Skip to content
Join the LPS
Stamps and Postal History
If you want to take part in the discussions, sign in or
apply for membership
Stamps and Postal History
What is this? Terminology question
Stamps and Postal History
I know this has probably been hashed out many times before but what would you call these? Are they proofs? Miniature sheets? Presentation sheets?
I'll leave others to give their opinion but my own casual research concludes that (some) philatelists are quite careless about their terminology at times which doesn't help us amateurs. I've been trying to get my head around "proofs" and trawling various websites to get a better understanding (not all the philatelic websites agree on the terminology either)
In case it's of help to others here's what I've put together so far
Proofs are impressions taken at different stages of the production process in order to check for quality and errors - literally to "prove" (approve) the work done to date. Proofs are made to examine a die or plate for defects or to compare the results of using different inks or colours.
Proofs can be categorised into different types:
- Proofs made in the adopted colour or colours.
Trial colour proof
- Proofs made in different colours from those adopted often to assess which colours work best with the design
- Upon completion of a master die, trial printings are taken. They are the final checks before the plate is made.
- Trial impressions taken during the course of making the die.
- The trial impressions from the printing plate before the actual issue. Usually they are ungummed and printed on card.
- as a stamp is gradually engraved it is necessary to check progress and a series of proofs are printed or 'pulled' from the die as it is developed.
- a proof on India paper, which is then mounted on a larger piece of cardboard.
Posthumous die proof
- pulls from the master die after the stamp has been printed normally produced for presentation purposes, as samples of the printer's work or to satisfy philatelic demand. Technically these aren't "proofs" as such as they're not used for "proving".
Happy to be corrected on any of this
PS Travis, maybe we should start building a glossary for LPS through the Journal?
Thanks Mik. Since Liberia printed up 1000s of "proofs" to sell as philatelic items, are they really proofs? I like the idea of a glossary!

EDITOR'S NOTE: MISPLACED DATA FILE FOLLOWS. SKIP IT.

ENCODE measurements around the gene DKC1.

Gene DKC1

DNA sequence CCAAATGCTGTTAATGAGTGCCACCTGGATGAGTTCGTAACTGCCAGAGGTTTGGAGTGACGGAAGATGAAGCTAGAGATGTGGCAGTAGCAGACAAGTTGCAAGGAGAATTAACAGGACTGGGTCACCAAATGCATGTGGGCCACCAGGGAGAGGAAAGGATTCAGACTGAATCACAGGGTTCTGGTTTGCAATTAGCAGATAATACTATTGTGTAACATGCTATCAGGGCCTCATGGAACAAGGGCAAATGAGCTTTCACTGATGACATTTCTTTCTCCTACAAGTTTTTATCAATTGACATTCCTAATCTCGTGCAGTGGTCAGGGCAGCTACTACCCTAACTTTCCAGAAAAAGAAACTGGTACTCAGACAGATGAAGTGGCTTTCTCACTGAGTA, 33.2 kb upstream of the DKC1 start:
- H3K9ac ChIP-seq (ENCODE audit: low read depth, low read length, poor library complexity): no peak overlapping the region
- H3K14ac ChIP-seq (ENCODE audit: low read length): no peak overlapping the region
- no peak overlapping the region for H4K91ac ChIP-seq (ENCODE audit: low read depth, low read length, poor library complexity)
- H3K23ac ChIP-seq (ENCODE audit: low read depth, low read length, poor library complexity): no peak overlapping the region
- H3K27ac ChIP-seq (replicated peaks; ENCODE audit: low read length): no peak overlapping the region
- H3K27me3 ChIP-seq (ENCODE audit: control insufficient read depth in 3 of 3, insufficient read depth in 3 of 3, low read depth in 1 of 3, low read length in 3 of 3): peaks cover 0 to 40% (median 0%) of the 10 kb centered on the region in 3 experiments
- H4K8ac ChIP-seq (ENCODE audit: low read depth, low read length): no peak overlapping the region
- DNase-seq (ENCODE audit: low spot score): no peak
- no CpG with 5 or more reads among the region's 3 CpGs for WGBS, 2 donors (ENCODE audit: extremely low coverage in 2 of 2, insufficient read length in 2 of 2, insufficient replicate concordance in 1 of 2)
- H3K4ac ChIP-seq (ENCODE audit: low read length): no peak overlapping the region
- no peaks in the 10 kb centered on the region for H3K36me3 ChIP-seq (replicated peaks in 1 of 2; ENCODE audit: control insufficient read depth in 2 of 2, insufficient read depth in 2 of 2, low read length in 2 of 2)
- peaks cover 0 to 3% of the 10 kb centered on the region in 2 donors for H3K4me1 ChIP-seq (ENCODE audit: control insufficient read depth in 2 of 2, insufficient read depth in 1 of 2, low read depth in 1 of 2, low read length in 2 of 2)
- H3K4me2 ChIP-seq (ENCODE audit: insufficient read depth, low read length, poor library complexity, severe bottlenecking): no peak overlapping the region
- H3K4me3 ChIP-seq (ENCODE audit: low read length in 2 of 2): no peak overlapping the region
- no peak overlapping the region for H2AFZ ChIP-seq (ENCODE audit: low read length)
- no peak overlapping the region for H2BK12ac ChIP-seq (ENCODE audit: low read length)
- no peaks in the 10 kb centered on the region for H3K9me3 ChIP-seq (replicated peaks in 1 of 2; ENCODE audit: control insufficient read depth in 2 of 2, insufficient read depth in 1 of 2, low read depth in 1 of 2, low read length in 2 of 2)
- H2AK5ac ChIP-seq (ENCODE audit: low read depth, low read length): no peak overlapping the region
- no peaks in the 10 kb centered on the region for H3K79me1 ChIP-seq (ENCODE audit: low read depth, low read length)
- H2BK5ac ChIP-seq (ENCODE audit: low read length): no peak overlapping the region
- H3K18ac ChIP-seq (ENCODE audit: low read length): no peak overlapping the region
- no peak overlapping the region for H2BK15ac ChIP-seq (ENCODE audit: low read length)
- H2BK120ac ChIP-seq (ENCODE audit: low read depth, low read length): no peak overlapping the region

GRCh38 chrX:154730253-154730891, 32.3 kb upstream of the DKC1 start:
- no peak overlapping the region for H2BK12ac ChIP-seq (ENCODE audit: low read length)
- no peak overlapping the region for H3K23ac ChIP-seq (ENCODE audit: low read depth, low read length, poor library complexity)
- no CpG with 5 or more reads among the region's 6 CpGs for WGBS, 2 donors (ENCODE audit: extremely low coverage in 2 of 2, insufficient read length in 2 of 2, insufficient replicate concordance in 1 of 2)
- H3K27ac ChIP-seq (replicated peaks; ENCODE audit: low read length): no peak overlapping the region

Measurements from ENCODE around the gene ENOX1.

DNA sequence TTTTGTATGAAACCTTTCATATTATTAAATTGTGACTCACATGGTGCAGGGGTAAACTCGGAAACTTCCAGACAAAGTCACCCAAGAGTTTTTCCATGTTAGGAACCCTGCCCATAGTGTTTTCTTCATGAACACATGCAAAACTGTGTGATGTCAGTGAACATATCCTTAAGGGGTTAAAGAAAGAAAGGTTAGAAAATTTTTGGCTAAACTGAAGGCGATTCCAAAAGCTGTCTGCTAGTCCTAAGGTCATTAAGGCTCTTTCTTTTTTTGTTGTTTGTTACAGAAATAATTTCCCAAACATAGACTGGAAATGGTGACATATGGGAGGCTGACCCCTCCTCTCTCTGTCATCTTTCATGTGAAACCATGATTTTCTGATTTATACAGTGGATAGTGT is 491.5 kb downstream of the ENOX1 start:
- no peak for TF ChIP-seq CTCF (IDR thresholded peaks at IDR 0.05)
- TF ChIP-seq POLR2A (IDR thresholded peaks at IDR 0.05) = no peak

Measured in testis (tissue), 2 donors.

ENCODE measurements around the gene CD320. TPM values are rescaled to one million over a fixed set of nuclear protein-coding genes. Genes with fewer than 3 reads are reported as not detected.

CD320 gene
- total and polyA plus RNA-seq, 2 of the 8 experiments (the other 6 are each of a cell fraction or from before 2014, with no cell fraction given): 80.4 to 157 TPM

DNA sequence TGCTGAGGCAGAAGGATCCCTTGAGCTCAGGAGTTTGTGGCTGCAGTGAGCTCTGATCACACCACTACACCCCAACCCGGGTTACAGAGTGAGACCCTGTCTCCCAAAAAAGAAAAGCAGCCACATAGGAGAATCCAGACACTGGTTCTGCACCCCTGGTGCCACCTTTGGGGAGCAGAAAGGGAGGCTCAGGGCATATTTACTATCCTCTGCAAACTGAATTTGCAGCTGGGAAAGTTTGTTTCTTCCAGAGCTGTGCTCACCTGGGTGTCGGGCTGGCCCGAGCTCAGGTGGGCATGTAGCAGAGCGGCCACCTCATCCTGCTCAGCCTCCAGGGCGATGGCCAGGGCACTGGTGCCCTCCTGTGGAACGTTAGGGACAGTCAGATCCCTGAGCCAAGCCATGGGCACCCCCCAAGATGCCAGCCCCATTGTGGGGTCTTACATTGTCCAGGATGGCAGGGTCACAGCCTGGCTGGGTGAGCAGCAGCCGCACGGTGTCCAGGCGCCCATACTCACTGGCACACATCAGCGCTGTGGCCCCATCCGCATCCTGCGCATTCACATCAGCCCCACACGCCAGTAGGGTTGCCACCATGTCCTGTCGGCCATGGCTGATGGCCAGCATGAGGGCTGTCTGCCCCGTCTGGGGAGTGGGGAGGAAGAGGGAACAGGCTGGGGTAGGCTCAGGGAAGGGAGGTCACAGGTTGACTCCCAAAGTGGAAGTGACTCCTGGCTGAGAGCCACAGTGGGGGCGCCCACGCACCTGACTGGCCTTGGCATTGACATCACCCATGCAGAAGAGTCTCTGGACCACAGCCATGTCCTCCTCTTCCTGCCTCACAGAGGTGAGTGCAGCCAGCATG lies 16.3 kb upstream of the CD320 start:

I know that Cockrill at times used teh word "pulls" rather than "proofs" - ie printed from the die/plate but not for proofing purposes
I've also seen the word "reprint" used
I think any glossary would need to be put together by a mini-committee to ensure consensus but it would be good to see this tailored to Liberia
Happy to help with this when I've finished the Index!
And as for MS and SS there's soem agreement and some differences
It seems that all SS are MS but not all MS are SS!
Stanley Gibbons states:
"Miniature sheets originated to celebrate special events, particularly stamp exhibitions. Rather than the normal sheets with fifty or a hundred impressions, small sheets suitable for mounting in an album were produced, with perhaps one or four impressions and wide margins with space for commemorative inscriptions. "
" Compare this to what a purist may call a ‘Souvenir Sheet’ where the selvage may contain a mixture of symbols, control numbers, printer’s monograms and details referring to the anniversary or event that is being celebrated. To add further confusion the tendency in the USA is to refer to all miniature sheets as ‘Souvenir Sheets’."
According to Linns:
"Souvenir sheets… usually have a wide margin or a lot of selvage with an inscription describing the event, person or thing being commemorated. Souvenir sheets can have a single stamp or up to 25 stamps or more. The stamps in a souvenir sheet might be available in other formats, such as panes or booklets, or they might be available only in the souvenir sheet. What distinguishes a souvenir sheet from a pane is that, although the stamps are postally valid, the postal authority that issued it generally intended it to be saved as a souvenir, rather than to be used for postage."
"A miniature sheet is usually without marginal markings or text saying that the sheet was issued in conjunction with or to commemorate some event, which is what distinguishes it from a souvenir sheet."
I've not found any explanation as to why a MS (as opposed to a SS) would be issued (other than the obvious - to make money)
The consensus appears to be
A smaller-than-normal pane of stamps issued only in that form or in addition to full panes. A miniature sheet is usually without marginal markings or text.
Souvenir sheet: A small sheet of stamps, including one value or a set of stamps. A souvenir sheet usually has a wide margin and an inscription describing an event being commemorated. Stamps on a souvenir sheet may be perforated or imperforate. A souvenir sheet is normally postally valid.
by the accepted definition these aren't souvenir sheets since they have no text or mention of an event
Also, Ive not seen the term "presentation
" mentioned anywhere on the terminology websites - although in the case of Liberia this might be a useful addition
"Reprints" might also be suitable - according to Linns a reprint is a stamp printed from the original die/plate but after the issue has ceased to be postally valid.